The propriety of the passage, in its application to the three sons of Usnoth, the chiefs of Etha, is lost by the removal of L'snoth from the poem
and silently descend. Soon shall the grey beam of the morning rise, and shew us the foes of Cormac. Fillan! my son, take thou the spear of the king. Go to Mora's dark-brown side. Let thine eyės travel over the heath. Observe the foes of Fingal : Observe the course of generous Cathmor. I hear a distant sound, like falling rocks in the desert. But strike thou thy shield, at times, that they may not come through night, and the fame of Morven cease.
I begin to be alone, my son.
I dread the fall of my renown !”
The voice of bards arose. The king leaned on the shield of Trenmor. Sleep descended on his eyes. His future battles arose in his dreams. The host are sleeping around. Dark-haired Fillan observes the foe. His steps are on a distant hill. We hear, at times, his clanging shield 38.
38 One of the Fragments of Ancient Poetry, lately published, gives a different account of the death of Oscar, the son of Ossian. The translator, though he well knew the more probable tradition concerning that hero, was unwilling to reject a poem, which, if not of Ossian's composition, has much of his manner, and concise turn of expression. A more correct copy of that fragment, which has since come to the translator's hands, has enabled him to correct the mistake, into which a similarity of
names had led those who handed down the poem by tradition, The heroes of the piece are Oscar, the son of Caruth, and Dermid, the son of Diaran. Ossian, or perhaps his imitator, opens the poem with a lamentation for Oscar, and afterwards, by an easy transition, relates the story of Oscar, the son of Caruth, who seems to have borne the same character, as well as name, with Oscar, the son of Ossian. Though the translator thinks ie has good reason to reject the fragment as the composition of Ossian ; yet as it is, after all, still somewhat doubtful whether it is or not, he has here subjoined it.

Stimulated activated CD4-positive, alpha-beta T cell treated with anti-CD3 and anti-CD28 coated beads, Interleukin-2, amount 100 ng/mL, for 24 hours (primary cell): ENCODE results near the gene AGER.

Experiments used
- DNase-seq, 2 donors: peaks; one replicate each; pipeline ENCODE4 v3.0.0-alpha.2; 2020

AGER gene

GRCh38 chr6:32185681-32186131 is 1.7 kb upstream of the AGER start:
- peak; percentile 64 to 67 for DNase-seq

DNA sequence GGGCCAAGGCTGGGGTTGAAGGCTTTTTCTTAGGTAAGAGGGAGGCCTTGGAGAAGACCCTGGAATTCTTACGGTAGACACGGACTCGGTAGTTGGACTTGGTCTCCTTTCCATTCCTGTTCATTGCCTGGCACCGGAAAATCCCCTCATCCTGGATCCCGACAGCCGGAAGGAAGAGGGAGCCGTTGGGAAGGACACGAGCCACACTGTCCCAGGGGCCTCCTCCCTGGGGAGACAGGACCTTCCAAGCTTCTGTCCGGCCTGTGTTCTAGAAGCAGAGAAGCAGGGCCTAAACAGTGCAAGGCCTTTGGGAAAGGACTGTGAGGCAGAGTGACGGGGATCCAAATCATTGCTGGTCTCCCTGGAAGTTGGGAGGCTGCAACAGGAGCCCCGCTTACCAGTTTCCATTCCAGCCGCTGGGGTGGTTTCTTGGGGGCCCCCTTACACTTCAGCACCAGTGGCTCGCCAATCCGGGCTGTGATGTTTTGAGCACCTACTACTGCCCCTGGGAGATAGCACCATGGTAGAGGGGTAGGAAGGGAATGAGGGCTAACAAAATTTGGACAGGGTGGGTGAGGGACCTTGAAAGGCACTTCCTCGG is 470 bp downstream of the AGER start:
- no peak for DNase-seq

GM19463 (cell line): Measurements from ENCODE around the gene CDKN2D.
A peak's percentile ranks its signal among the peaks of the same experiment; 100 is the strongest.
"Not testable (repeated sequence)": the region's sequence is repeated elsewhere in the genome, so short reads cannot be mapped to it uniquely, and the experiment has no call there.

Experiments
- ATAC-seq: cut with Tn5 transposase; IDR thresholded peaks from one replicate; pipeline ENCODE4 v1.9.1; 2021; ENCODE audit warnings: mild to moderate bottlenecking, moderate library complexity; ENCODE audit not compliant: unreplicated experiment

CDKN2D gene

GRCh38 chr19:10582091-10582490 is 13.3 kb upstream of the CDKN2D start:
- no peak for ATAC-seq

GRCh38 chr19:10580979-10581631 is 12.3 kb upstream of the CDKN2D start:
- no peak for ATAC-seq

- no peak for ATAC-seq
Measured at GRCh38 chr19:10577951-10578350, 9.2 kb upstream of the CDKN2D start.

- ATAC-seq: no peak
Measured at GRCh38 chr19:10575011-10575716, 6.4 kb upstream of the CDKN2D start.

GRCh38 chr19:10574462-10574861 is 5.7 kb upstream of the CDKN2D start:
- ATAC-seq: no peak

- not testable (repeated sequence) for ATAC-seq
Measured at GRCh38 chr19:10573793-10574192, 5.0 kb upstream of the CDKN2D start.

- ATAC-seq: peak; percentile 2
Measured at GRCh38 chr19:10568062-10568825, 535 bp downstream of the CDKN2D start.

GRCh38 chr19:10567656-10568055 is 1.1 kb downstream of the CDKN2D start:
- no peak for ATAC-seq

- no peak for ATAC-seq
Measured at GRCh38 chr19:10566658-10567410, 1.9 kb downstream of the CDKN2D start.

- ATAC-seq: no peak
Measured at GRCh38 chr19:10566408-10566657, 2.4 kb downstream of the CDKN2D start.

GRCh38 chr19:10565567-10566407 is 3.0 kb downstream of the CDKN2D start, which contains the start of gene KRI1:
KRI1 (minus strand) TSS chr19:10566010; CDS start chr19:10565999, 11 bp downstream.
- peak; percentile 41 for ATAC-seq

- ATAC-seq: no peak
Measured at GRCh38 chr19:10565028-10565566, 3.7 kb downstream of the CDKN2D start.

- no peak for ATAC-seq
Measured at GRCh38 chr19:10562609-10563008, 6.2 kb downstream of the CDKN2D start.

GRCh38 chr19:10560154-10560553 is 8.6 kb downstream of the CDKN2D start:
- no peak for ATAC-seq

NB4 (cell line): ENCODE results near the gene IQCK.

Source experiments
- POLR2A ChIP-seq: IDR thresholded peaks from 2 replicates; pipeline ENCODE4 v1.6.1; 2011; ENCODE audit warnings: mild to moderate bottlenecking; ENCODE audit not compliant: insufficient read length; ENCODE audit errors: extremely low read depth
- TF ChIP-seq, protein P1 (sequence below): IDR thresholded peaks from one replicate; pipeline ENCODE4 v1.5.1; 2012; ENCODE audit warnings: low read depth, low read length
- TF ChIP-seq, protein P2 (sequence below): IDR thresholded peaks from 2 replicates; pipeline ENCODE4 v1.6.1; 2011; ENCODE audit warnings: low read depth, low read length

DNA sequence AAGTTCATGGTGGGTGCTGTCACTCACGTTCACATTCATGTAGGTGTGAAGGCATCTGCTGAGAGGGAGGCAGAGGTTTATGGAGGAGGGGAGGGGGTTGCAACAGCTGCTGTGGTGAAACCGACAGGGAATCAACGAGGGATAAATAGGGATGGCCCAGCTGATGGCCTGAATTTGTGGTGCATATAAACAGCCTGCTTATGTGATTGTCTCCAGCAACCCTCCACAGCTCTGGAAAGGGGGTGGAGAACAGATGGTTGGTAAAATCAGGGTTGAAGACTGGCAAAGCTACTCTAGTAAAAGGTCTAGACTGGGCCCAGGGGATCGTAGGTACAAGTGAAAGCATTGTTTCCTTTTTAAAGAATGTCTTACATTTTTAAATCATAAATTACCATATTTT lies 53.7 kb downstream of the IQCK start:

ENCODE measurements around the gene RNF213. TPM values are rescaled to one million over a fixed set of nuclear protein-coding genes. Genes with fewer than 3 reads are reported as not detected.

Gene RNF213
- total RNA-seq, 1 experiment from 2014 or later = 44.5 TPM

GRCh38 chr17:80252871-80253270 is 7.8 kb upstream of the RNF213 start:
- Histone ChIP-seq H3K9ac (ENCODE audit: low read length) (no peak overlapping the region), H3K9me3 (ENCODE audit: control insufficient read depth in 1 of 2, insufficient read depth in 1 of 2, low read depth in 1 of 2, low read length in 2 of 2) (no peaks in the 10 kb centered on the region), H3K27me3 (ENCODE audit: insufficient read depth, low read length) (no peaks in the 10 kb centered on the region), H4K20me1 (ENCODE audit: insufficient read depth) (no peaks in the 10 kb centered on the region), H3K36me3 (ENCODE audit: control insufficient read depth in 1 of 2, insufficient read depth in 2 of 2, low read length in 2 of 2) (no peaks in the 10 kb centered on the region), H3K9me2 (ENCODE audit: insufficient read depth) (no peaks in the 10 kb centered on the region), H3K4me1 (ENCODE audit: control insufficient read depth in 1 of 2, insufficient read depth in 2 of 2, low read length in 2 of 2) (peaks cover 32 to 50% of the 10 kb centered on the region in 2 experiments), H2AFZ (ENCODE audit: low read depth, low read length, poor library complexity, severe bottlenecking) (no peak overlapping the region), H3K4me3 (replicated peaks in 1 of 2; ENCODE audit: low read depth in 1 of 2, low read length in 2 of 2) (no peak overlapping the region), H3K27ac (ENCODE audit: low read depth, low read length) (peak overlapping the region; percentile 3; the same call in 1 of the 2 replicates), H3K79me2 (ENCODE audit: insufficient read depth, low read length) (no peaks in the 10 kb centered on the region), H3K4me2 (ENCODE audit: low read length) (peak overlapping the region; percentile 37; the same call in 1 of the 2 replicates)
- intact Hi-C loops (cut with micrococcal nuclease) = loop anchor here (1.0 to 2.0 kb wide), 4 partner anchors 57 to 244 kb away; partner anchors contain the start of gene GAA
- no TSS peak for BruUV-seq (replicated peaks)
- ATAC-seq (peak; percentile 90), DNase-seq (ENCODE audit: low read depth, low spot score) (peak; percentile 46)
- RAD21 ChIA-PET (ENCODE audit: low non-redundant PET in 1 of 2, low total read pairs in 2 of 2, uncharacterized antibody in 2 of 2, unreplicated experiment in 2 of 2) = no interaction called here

Way openest thou afresh the spring of my grief, O son of Alpin, inquiring how Oscar fell? My eyes are blind with tears ; but memory beams on my heart. How can I relate the mournful death of the head of the people! Chief of the warriors, Oscar, my son, shall I see thee no more!
He fell as the moon in a storm; as the sun from the midst of his course, when clouds rise from the waste of the waves, when the blackness of the storm inwraps the rocks of Ardannider. I, like an ancient oak on Morven, I moulder alone in my place. The blast hath lopped my branches away; and I tremble at the wings of the north. Chief of the warriors, Oscar, my son! shall I see thee no more!
But, son of Alpin, the hero fell not harmless as the grass of the held ; the blood of the mighty was on his sword, and he tracelled with death through the ranks of their pride. But Oscar, thou son of CARUTH, thou hast fallen low ! No enemy fell by thy hand. Thy spear was stained with the blood of thy friend.
Dermid and Oscar were one: They reaped the battle together. Their friendship was strong as their steel ; and death walked between them to the field. They came on the foc like two rocks falling from the brows of Ardven. Their swords. were stained with the blood of the valiant : warriors fainted at their names. Who was equal to Oscar, but Dermid ? and who to Dermid, but Oscar!